Most Impressive Construction Projects Worldwide of 2014

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While the construction industry is a popular destination for Tulsa Welding School training program graduates, most probably associate construction work with simply erecting commercial buildings or residential homes. Yet, the construction sector also produces the worlds’ most technologically and architecturally advanced structures.

According to the Engineering News-Record, 20 construction projects worldwide qualify for the 2014 Global Best Projects Award as the most impressive construction project for 2014. Here is an overview of six of them.

1) Halley VI Antarctic Research Station

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The Antarctic Research Station is located 900 miles from the South Pole and sits atop a floating ice shelf. It is operated by the British Antarctic Survey and is the southernmost research station in the world. The $42 million structure sits in what is considered to be about the most hostile environment on the planet. It is more than 16,000 square feet in size and houses 16 to 50 scientists, their labs and generating plants. One of the innovative improvements this station utilizes over previous similar ones is that it sits on skis, and uses telescopic legs that can be raised or lowered depending on the snow level. It has been called a “beacon to sustainable living” and is an example of “the most significant and influential science conducted on our planet today.”

2) Superabsorbent Polymers Project, Saudi Arabia

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The superabsorbent polymer (SAP) plant is a 250,000 square foot structure that produces a product used in disposal hygiene products, including baby diapers. The facility requires efficient commercial HVAC units to ensure that no foreign matter or dust enters and contaminates the products. It is a six-story, 500-foot takk building that holds many pieces of heavy equipment, including two that together weigh 130 tons. The building of the plant was a team effort, involving several different countries and various vendors. The project director noted that even with all the “numerous pieces of interconnecting equipment and piping as well as instrumentation,” the projected was completed on time and without going over the budget.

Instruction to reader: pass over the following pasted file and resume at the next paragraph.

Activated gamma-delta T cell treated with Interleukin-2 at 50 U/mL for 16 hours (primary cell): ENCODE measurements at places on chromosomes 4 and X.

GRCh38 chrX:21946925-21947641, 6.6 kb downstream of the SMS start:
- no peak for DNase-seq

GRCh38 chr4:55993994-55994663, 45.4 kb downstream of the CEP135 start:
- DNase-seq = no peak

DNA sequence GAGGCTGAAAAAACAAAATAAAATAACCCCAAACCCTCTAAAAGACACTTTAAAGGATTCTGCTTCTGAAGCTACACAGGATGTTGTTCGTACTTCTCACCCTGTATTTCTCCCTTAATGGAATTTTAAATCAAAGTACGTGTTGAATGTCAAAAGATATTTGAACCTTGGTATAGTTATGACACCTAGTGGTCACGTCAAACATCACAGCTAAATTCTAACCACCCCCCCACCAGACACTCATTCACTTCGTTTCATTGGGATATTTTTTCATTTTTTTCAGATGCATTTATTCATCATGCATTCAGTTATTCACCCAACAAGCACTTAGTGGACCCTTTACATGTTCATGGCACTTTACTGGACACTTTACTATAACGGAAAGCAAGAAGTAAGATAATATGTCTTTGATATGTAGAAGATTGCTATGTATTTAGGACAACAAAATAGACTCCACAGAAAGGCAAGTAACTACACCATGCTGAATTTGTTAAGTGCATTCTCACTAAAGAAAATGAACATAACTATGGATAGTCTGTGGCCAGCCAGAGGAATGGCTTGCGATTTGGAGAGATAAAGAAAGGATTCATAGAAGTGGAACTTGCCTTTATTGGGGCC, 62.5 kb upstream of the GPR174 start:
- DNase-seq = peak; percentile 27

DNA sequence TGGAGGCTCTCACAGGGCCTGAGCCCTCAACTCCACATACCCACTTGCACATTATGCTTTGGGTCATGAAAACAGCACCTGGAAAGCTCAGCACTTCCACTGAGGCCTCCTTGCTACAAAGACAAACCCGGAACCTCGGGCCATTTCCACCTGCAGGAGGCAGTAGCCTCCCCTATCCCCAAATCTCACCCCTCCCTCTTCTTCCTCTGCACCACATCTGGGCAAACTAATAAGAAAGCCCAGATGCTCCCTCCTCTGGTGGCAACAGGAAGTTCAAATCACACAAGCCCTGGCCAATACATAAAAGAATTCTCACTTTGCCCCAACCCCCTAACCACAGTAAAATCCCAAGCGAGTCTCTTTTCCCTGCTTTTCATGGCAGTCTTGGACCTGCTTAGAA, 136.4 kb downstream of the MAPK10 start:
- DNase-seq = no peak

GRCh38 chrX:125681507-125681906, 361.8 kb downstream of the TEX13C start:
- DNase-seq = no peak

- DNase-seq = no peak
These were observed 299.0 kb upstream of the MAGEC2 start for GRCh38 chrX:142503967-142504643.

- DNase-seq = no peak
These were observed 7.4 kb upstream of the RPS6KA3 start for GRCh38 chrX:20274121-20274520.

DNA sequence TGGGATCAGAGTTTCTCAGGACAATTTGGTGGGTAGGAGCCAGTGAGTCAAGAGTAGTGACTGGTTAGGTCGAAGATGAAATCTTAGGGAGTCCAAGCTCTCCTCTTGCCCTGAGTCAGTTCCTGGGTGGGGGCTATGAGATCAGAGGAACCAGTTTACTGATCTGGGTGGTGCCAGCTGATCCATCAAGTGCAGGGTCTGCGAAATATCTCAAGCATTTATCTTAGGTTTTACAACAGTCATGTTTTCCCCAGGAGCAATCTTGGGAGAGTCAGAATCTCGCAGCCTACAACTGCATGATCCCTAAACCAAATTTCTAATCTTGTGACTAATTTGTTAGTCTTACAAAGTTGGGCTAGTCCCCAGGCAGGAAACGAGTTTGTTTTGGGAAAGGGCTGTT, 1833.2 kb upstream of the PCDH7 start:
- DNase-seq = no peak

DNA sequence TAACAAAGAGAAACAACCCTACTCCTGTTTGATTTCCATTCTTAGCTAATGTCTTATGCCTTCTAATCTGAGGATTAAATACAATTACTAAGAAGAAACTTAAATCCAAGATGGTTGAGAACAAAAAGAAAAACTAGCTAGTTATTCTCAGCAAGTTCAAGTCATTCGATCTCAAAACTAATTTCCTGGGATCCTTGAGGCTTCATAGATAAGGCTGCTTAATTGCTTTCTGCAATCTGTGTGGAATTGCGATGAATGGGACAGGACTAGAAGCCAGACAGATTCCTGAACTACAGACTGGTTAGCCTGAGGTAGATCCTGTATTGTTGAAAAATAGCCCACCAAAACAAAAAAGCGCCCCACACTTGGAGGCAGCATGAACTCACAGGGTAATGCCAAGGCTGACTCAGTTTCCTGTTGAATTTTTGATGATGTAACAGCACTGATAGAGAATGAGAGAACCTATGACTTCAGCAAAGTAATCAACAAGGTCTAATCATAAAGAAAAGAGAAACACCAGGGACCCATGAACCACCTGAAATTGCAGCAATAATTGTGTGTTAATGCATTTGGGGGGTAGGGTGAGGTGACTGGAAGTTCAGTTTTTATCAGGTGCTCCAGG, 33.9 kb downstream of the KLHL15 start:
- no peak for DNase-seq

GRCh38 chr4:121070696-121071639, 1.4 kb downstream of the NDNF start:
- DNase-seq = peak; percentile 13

3) Al Khairat Gas Turbine Power Plant, Iraq

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Although Iraq is not on the list of places most people want to visit during the turbulent time of post-war unrest, pipefitters and other construction workers building the Al Khairat Gas Turbine Power Plant had the satisfaction of knowing that, in addition to their pay, they were constructing something that would better the lives of millions of people. The plant now provides electrical services to 5 million people who previously had no service or only unreliable intermittent service. Seven cities can now access electrical services 20 hours every day.

4) Canadian Museum for Human Rights

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The Canadian Museum for Human Rights cost more than $350 million to build and is composed of irregular asymmetrical shapes. Its unusual structure required careful material sourcing and detailed construction. It took eight years to build, and the contractors who worked on the project were selected through keeping in mind the purpose of the museum: human rights. The unusual structure is notable, among other things, for achieving the architect’s purpose of creating “an inspirational sculpture, not merely a building.”

5) The Shanghai Tower

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Building of the Shanghai Tower began in 2004 and was completed in 2014. It is the second tallest building in the world, standing 2,073 feet high and boasting 121 stories. It is composed of nine asymmetrical cylinders stacked on top of each other with a façade of spiraling glass swirling around the building. Among other world records, it has the fastest single-deck and double-deck elevators of any building in the world.

6) The Dragon Bridge, Vietnam

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It would be almost impossible to talk about the most impressive construction projects of 2014 without including the Dragon Bridge located in Da Nang, Vietnam. It spans 666 meters, or almost 2,200 feet, across the Han River in Vietnam. The yellow structure has the undulating shape of a dragon with a fire-breathing head. It not only provides a way across the river, it has also become a tourist attraction. It was designed and built in a joint effort between American and Vietnamese companies.

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